Fountain Grasses such as Pennisetum Hameln have earned their spot in the garden. These tough, warm-season grasses provide bottlebrush seed heads that look amazing with a light dusting of snow. There are even dwarf varieties of fountain grass. Pennisetum Little Bunny only reaches 12 inches tall.

Purple Love Grass, or Eragrostis, is another native grass that looks fantastic in the winter, and it is not uncommon to see the seed heads rolling around the garden like tumbleweeds in the late winter.

Standing Ovation Little Bluestem Grass, while slightly taller, is perfect for small gardens due to its extremely upright habit. The color changes to a bright orange color in the fall and can hold its orange color well into winter.

Blue Oat Grass is another choice for small to medium gardens. This grass is best suited for the cooler regions of the country as it can occasionally melt out in the heat of summer.

Evergreen Grasses For Winter Interest Ground Cover

carex blue zinger evergreen grass in winter

Groundcovers have become more popular as of late. Many people are busy at work or with families, and mulching the landscape is often put off or forgotten entirely. Many gardeners forget that there are many types of grass that provide ground cover but are evergreen as well.

Carex is a large family of grasses that can be used as evergreen groundcovers in any garden. Botanically Carex plants are not grasses but sedges; they resemble grasses in every aspect.

These evergreen groundcovers can be planted in large groups and, in time, will fill an area with colorful foliage even during the winter. There are many native carex that can be seen growing in the wild in most of the United States.

Carex Blue Zinger is an evergreen type that produces blue foliage and can form a mat often seen replacing liriope in the landscape and providing winter interest.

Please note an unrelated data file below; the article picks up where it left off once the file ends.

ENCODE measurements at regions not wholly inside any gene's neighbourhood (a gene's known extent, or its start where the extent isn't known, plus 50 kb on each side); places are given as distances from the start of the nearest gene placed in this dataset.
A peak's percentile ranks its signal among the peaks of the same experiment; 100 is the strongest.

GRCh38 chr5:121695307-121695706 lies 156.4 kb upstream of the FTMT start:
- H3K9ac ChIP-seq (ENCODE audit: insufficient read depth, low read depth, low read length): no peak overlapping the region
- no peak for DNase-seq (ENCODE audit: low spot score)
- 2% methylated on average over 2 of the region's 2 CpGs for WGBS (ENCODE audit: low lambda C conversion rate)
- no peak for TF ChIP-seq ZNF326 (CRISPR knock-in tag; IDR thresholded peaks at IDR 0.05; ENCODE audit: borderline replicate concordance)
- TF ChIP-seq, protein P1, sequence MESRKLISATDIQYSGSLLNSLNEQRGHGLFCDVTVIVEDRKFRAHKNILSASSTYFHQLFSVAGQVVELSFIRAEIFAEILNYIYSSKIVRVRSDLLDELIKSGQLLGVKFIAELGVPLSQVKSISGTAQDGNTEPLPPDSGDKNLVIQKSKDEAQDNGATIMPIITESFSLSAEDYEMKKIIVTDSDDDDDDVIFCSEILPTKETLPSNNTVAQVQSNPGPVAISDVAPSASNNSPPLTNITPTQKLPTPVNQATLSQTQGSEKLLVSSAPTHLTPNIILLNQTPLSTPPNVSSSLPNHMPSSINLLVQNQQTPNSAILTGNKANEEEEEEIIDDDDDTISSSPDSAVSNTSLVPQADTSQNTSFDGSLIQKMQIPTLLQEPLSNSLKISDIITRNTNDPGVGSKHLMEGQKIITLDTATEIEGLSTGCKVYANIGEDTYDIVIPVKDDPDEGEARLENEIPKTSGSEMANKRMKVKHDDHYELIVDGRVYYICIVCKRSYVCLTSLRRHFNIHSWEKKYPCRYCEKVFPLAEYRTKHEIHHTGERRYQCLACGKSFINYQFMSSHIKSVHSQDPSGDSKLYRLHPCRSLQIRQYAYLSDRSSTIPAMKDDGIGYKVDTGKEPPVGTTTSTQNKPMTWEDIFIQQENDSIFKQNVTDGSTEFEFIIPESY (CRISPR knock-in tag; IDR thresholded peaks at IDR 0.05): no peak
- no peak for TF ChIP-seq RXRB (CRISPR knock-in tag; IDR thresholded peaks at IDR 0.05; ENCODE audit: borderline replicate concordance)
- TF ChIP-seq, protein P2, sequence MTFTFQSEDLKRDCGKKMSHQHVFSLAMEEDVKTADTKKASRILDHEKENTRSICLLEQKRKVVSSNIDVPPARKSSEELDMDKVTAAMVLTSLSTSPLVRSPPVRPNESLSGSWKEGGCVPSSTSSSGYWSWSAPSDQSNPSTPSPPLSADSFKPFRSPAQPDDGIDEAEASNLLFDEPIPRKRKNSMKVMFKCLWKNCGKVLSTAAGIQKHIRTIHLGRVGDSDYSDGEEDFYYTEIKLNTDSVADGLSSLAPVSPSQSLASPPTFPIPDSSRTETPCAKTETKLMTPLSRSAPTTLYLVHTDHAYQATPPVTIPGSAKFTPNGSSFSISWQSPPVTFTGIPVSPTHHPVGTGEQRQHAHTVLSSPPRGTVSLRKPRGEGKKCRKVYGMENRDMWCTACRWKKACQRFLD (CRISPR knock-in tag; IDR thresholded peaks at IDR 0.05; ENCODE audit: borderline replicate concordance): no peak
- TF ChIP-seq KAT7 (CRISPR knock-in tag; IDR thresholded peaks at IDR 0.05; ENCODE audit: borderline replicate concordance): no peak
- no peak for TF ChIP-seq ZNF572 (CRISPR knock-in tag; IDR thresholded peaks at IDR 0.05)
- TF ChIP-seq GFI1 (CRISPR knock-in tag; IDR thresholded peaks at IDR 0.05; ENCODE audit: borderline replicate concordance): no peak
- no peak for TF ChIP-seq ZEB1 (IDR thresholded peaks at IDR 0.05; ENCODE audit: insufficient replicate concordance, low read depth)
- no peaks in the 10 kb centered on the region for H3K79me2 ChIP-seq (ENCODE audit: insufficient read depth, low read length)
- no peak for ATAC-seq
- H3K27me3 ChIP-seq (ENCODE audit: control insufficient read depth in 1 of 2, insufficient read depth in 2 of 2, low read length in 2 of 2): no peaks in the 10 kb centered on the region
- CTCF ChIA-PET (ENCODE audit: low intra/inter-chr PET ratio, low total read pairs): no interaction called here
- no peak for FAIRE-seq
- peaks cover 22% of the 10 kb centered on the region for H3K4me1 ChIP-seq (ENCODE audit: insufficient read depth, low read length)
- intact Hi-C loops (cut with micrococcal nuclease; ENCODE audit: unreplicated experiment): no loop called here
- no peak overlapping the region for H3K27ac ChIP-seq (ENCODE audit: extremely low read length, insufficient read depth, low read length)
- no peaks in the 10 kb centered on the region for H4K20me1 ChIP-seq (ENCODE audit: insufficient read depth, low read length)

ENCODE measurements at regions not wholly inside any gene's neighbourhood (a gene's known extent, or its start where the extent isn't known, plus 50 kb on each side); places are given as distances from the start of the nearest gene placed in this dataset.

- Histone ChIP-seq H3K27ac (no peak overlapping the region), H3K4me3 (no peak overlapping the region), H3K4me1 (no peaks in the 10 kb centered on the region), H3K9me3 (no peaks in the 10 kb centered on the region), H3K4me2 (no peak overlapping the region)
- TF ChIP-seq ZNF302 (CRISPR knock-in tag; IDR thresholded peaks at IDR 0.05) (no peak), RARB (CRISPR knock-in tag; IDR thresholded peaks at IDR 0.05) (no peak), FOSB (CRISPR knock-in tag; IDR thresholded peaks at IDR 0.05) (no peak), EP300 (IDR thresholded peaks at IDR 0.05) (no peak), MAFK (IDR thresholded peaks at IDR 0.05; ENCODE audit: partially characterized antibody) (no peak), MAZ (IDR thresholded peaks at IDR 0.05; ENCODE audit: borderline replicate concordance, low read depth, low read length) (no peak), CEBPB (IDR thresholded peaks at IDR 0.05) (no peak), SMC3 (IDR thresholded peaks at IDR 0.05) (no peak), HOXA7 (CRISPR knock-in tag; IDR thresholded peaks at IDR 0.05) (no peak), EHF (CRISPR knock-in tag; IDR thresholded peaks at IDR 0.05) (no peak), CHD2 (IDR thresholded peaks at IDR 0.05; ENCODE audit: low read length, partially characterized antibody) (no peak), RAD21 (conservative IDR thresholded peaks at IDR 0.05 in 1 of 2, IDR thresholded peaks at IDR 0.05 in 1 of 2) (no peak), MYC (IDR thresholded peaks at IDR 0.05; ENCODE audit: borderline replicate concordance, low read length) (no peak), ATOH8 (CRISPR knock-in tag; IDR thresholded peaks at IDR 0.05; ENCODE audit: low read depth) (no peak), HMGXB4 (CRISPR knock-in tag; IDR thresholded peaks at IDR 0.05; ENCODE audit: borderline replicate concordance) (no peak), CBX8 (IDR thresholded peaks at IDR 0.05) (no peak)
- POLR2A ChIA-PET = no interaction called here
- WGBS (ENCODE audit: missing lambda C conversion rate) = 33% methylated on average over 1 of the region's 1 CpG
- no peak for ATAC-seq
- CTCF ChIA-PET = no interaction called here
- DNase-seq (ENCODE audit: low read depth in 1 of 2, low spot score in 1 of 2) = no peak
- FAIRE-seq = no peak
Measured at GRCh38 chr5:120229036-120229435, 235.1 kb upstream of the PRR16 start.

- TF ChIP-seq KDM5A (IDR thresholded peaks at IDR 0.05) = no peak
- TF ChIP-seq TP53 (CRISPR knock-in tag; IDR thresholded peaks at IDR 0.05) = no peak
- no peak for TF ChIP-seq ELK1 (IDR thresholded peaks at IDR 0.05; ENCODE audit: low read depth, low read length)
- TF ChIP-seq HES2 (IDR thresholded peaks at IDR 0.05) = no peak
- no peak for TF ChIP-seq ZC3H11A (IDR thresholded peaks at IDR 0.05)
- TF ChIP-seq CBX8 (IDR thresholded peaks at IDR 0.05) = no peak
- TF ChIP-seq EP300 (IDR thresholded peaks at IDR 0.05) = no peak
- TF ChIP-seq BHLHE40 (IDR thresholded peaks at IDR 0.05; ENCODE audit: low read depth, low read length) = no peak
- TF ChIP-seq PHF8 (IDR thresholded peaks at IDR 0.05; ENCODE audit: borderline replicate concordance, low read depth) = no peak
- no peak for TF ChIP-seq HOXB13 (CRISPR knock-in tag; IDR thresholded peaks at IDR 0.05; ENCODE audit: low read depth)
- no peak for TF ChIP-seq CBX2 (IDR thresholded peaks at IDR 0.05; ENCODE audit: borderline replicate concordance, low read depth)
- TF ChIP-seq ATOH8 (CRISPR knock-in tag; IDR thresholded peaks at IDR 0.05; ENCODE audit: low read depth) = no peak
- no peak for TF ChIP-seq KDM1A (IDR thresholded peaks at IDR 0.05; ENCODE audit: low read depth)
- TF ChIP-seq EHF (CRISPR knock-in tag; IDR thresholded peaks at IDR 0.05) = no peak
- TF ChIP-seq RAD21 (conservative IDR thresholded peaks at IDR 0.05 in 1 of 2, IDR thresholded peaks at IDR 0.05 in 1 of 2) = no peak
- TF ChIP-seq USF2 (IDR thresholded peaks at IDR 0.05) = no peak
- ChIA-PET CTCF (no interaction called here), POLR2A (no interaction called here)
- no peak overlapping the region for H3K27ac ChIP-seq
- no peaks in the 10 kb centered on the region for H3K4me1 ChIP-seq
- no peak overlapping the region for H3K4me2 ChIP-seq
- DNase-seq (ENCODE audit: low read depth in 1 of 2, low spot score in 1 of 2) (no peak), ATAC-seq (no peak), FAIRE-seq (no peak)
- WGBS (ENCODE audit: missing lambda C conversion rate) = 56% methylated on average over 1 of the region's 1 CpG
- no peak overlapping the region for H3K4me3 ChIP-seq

Many Clump-forming Carex also remain evergreen throughout the winter, providing brightly colored foliage. Carex Evergold, Carex Ice Dance, and Carex Everillo are fine examples of small grass plants that provide winter color and can be used as groundcovers for winter interests.

Mass Planting Grasses for Winter Interest

ornamental grasses in mass winter landscape

Mass planting of grass is a simple way to make a big impact. Natural lands dotted with groups of grasses are truly a sight to behold in the winter. Virtually any type of grass can be used to create this effect and it mostly comes down to the size of your landscape.

Designers are currently going crazy for large plantings of Pink Muhly Grass. Even after the color leaves the inflorescence the swaying flowers add life to the landscape.

If you have a hill on your property, try planting grasses in large sweeps the changes in elevation of the planting add dimension to the planting. Those with smaller gardens can try Stipa tennuissima or Mexican feather grass to achieve the same effect.

Mix different height grasses to mimic nature’s natural design. This can be seen in wildlands and on the American prairies. Don’t be afraid to incorporate shrubs or other perennials into this design as planting diverse plant types mimics nature’s design!

Until next time, see you in the garden.